Use a loupe to identify a piece of French Limoges.
Many treasure hunters regularly visit antique stores, flea markets, garage sales and auctions trying to find a collectible that is not only beautiful, but also authentic. Many porcelain pieces are labeled as “Limoges” or “French Limoges.” Real French Limoges is a porcelain item manufactured in Limoges, France. When determining if the trinket you have your eye on is really a treasure, you can authenticate that it was manufactured in Limoges and determine the time frame in which it was made by checking the mark on the bottom or back of the piece.
1. Turn over your piece and check for an impressed “AE” mark. This porcelain is among the oldest French Limoges made. This mark was used by the Allund factory from 1797 to 1868. In 1868, the company that manufactured these pieces changed ownership and the mark was changed. Between the years 1868 and 1898, three different marks were used by this manufacturer: “CH Field Haviland, Limoges,” “CHF” and “CHF/GDM.” Several factories owned by the Haviland family began to produce Limoges porcelain and many different marks were used after 1898. During this time the company’s marks were “GDA,” “H & CO/L,” “Haviland & Co. Limoges,” “H & CO/Depose,” “Theodore Haviland, Limoges, France” and “Porcelaine.”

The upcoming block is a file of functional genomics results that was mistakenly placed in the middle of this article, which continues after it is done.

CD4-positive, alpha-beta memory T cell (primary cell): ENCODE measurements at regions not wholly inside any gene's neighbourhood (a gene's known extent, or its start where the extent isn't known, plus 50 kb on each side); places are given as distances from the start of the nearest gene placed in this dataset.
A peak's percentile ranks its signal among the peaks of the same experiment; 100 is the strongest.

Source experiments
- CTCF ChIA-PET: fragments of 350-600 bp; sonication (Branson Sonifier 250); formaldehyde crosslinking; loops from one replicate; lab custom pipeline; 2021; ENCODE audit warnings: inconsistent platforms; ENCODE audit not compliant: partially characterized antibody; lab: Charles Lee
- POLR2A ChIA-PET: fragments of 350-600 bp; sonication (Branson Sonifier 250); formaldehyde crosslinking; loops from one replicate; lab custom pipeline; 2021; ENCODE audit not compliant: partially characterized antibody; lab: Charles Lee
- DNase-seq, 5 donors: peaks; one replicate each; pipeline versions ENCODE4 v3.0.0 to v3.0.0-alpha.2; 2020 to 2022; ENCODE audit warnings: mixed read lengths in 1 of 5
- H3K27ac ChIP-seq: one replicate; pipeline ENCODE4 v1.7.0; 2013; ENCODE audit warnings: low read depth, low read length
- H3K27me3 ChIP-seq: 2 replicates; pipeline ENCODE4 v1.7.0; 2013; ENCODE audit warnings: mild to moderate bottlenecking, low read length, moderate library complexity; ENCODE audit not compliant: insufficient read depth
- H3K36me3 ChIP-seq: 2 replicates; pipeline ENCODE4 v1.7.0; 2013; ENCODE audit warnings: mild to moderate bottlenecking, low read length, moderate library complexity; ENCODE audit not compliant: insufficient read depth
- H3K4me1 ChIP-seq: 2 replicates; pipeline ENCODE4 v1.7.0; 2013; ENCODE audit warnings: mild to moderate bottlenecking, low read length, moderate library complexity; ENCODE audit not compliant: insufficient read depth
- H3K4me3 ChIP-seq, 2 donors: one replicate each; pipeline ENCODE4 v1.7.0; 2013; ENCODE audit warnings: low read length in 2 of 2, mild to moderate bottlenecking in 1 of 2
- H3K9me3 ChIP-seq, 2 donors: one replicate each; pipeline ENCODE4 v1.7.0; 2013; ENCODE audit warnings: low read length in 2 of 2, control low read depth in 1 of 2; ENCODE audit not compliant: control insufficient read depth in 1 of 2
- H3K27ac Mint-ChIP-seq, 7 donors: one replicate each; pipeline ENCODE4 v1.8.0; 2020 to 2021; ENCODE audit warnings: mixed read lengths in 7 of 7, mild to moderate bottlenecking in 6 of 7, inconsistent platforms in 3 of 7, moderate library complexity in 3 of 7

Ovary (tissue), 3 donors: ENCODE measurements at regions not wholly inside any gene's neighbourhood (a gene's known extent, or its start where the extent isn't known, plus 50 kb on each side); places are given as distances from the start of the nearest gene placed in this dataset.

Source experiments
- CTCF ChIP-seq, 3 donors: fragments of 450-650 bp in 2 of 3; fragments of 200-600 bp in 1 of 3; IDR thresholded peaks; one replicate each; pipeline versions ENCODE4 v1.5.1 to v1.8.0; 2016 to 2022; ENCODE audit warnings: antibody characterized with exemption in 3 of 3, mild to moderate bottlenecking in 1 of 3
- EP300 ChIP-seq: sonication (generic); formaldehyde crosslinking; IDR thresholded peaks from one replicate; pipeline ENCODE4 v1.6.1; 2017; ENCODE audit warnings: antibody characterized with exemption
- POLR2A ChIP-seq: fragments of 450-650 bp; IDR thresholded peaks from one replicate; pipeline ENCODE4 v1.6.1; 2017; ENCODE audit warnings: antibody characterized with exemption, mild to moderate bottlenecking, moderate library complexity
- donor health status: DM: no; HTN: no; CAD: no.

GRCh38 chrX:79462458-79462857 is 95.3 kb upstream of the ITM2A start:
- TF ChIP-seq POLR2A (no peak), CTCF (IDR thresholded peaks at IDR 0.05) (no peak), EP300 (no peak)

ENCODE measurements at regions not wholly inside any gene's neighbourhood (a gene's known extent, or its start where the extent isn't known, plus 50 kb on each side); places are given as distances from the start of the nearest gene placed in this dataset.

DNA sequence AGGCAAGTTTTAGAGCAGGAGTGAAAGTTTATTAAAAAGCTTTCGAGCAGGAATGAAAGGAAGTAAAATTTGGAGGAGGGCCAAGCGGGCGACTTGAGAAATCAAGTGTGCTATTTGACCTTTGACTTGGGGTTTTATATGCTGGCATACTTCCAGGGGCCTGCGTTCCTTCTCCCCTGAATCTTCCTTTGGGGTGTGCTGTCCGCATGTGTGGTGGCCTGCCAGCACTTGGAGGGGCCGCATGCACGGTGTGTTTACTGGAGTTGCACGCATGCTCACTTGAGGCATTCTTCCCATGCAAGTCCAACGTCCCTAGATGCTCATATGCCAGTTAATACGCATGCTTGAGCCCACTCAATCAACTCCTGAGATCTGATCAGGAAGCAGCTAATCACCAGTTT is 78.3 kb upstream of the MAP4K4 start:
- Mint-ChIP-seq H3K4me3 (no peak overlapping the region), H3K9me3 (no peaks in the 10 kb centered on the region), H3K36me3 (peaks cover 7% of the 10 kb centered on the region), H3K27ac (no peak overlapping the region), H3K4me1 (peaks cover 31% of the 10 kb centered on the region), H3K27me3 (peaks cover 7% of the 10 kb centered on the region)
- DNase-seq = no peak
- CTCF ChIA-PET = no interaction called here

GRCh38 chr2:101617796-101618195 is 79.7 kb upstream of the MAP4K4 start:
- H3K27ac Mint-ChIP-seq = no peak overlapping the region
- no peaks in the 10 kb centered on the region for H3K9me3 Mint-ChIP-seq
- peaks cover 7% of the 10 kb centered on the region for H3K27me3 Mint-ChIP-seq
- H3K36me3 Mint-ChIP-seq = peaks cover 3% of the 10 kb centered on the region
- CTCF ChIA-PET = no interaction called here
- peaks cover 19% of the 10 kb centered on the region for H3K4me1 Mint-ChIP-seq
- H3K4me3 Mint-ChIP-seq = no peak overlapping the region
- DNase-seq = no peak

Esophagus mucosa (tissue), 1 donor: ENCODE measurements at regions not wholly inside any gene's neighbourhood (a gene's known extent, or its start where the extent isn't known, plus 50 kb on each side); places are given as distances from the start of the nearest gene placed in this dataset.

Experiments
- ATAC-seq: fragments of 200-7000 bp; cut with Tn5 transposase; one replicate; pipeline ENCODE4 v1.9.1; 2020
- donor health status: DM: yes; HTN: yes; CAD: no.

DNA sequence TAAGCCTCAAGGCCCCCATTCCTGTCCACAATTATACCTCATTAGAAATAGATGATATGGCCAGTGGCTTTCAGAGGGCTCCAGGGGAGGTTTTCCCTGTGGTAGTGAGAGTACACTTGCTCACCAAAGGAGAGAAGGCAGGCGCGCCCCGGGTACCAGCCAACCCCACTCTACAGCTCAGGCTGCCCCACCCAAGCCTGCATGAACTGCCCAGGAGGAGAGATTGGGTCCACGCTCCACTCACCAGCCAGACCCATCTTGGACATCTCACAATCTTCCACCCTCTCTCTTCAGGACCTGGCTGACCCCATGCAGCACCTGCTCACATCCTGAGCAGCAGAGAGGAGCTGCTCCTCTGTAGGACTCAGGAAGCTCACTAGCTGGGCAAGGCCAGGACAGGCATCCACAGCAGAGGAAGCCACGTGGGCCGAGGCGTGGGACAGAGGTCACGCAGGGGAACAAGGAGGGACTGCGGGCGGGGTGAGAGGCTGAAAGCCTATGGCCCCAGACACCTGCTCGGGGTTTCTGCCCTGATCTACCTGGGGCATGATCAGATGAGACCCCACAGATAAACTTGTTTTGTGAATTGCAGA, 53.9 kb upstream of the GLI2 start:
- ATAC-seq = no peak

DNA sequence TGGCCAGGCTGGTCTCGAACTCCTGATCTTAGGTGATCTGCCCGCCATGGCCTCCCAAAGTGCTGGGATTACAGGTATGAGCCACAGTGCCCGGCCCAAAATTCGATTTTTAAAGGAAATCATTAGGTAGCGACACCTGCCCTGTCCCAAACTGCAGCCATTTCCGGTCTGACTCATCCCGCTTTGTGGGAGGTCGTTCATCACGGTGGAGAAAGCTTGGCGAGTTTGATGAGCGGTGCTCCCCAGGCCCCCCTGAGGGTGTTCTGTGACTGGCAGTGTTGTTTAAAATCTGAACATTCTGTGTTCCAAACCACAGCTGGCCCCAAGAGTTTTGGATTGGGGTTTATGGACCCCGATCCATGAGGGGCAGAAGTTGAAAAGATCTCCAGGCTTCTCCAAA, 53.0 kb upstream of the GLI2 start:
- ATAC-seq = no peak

2. Look for a mark in red or green. The Bawo & Dotter company of New York established a manufacturing facility in Limoges, France, called Elite Works. That factory began producing porcelain in 1892 with the mark “Elite France” and later “Elite Works France.” Some Elite Works collectibles can be dated by the color of the mark. Between 1900 and 1914 the company marked items in red and between 1920 and 1932 the company used green to mark the pieces it manufactured.
3. Learn company names that did not include “Limoges” as part of their marks. There were smaller factories that marked porcelain produced in Limoges simply with the company name. Among these are M. Redon (1853), A. Lanternier (1885), and C. Ahrenfeldt (1886). C. Ahrenfeldt also occasionally used the mark “France C.A. Depose.”
4. Examine symbol marks with a magnifying glass. Some Limoges manufacturers incorporated pictures into their marks. Martin Freres and Brothers used a bird with a ribbons in its mouth, one of which read “France.” R. Laporte’s mark was of a butterfly above the letters “RL/L.” One very simple mark was used by the Latrille Freres factory that was set up in an former abbey; it is a simple star surrounded by the words “Limoges France.” Printing within these symbols can be difficult to read.